The governments of Jersey, Guernsey and the Isle of Man are asking businesses for their views on proposed new legislation that will require certain tax-resident companies to demonstrate they have sufficient substance.

The legislation is aimed at avoiding a blacklisting by the European Union as uncooperative in tax matters.

Like the Cayman Islands, all three jurisdictions have been accused of violating the EU’s fair tax criterion, which stipulates that jurisdictions should not facilitate offshore structures that attract profits without real economic activity.

And like the Crown Dependencies, Cayman committed in November 2017 to address the perceived lack of tax fairness before the end of this year. To this end, the ministry of financial services said it had formed several working groups to review the EU’s guidance paper and provide input into legislative proposals to address the economic substance requirements.

In July, the ministry announced that it also plans to consult the general public on the matter in due course.

Meanwhile, the Crown Dependencies are one step ahead. Public consultations closed at the end of August, with results due to be published three months later.

The three jurisdictions have collaborated in developing proposals that will require companies that are tax resident, and engaged in key activities identified by the EU, to demonstrate that they meet minimum substance requirements as part of their annual tax return.

The key activities identified by the European Commission’s Code of Conduct Group are: banking, insurance, fund management, financing and leasing, shipping, intellectual property, collective investment vehicles and holding companies that generate income from any of these key activities.

“This area of work is important to demonstrating our continued commitment to maintaining Guernsey’s reputation as a well-regulated, transparent and cooperative jurisdiction,” said Lyndon Trott, vice president of Guernsey’s Policy and Resources Committee.

He said the committee had worked very closely with counterparts in Jersey and the Isle of Man to develop the proposals to ensure they meet both the needs of local industry and the commitment to the European Union.

The substance requirements vary for each key activity to reflect the different needs of the companies involved.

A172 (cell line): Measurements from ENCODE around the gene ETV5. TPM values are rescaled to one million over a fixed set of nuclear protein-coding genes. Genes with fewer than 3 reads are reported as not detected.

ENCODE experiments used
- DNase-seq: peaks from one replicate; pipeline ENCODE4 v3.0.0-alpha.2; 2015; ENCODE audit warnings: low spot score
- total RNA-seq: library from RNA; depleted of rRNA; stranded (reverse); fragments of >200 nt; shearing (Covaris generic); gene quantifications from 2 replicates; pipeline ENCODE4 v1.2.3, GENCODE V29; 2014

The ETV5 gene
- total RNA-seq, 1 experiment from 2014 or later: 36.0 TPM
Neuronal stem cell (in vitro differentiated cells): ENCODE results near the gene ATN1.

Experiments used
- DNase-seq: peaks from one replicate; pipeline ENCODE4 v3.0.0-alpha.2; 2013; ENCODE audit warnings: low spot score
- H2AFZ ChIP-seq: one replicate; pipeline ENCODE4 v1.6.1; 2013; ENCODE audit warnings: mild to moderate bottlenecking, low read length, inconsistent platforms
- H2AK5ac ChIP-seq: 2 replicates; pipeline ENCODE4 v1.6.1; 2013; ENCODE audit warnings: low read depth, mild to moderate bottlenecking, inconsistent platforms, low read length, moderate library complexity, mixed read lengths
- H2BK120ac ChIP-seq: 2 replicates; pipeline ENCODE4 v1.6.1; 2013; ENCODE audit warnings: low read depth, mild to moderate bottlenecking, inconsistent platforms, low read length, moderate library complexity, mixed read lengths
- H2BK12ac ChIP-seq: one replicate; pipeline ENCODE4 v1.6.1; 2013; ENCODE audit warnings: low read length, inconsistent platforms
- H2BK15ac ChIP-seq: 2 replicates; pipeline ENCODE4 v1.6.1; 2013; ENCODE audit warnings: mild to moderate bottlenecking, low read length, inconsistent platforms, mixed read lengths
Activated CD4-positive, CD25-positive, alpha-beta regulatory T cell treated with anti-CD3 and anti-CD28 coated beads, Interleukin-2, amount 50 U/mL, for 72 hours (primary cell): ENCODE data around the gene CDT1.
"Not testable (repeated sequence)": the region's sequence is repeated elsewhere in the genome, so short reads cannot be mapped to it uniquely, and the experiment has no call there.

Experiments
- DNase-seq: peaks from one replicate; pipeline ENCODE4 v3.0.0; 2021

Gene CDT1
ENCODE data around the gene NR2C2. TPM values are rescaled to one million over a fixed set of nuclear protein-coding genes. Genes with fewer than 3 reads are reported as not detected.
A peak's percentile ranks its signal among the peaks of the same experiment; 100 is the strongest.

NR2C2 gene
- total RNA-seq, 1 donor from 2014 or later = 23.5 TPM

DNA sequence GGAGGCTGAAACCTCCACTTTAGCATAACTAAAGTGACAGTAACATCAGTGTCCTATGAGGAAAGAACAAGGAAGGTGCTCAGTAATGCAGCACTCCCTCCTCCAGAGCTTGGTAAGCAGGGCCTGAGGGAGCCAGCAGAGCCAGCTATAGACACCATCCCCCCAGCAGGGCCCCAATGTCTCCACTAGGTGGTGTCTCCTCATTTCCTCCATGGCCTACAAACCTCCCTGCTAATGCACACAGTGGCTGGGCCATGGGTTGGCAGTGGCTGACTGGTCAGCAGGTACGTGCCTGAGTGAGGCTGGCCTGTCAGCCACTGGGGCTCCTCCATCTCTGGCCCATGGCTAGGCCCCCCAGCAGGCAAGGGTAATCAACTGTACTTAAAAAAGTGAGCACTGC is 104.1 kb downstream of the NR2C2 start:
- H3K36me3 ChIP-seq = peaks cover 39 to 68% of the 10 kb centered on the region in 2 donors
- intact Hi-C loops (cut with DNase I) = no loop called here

“When we talk about substance, we are referring to real people, making real decisions in real time. These proposals establish that point unequivocally. They are a reasonable and proportionate response to the concerns raised by the Code of Conduct Group for Business Taxation,” Trott said.

Under the proposed legislation, companies generally have to demonstrate that the board of directors meets at certain intervals in the respective dependencies with a quorum of directors being physically present. The board of directors as a whole must have the necessary knowledge and expertise to discharge their duties as a board.

Strategic decisions must be made at the board meetings and reflected in the minutes of the meeting. Minutes and other company records must be kept in the jurisdiction.

In addition, companies have to ensure that core revenue-generating activities are carried out locally.

The core revenue-generating activities will be defined for each sector in the respective legislation, but the consultation documents noted already certain elements.

For fund management, the activities include taking decisions on the holding and selling of investments; calculating risks and reserves; taking decisions on currency, interest fluctuations and/or hedging positions; and preparing relevant regulatory and other reports for government authorities and investors.

If a business functions as the headquarter of a group, all relevant management decisions must be taken there, and group activities must be coordinated or expenses incurred on behalf of group entities to demonstrate core activities.

Holding companies, which purely hold equities, will need to confirm they meet all applicable corporate law and tax-filing requirements.

In addition, all companies that carry out relevant activities must be able to show that they have an adequate level of qualified employees in the relevant jurisdiction, as well as adequate physical office space and expenditures or corresponding outsourced activities in the jurisdiction.

Collective investment vehicles, however, should have reduced substance requirements in line with the local regulatory framework.

Tax resident companies that generate income from intellectual property will be required to show that they are managed in the jurisdiction and undertake income-generating activities like research and development, marketing, branding, distribution, risk management or other underlying trading activities to demonstrate sufficient substance.

How onerous these requirements are remains to be seen. It is also not certain how flexible the rules are for companies that outsource certain core activities to service providers outside of the relevant jurisdiction.​

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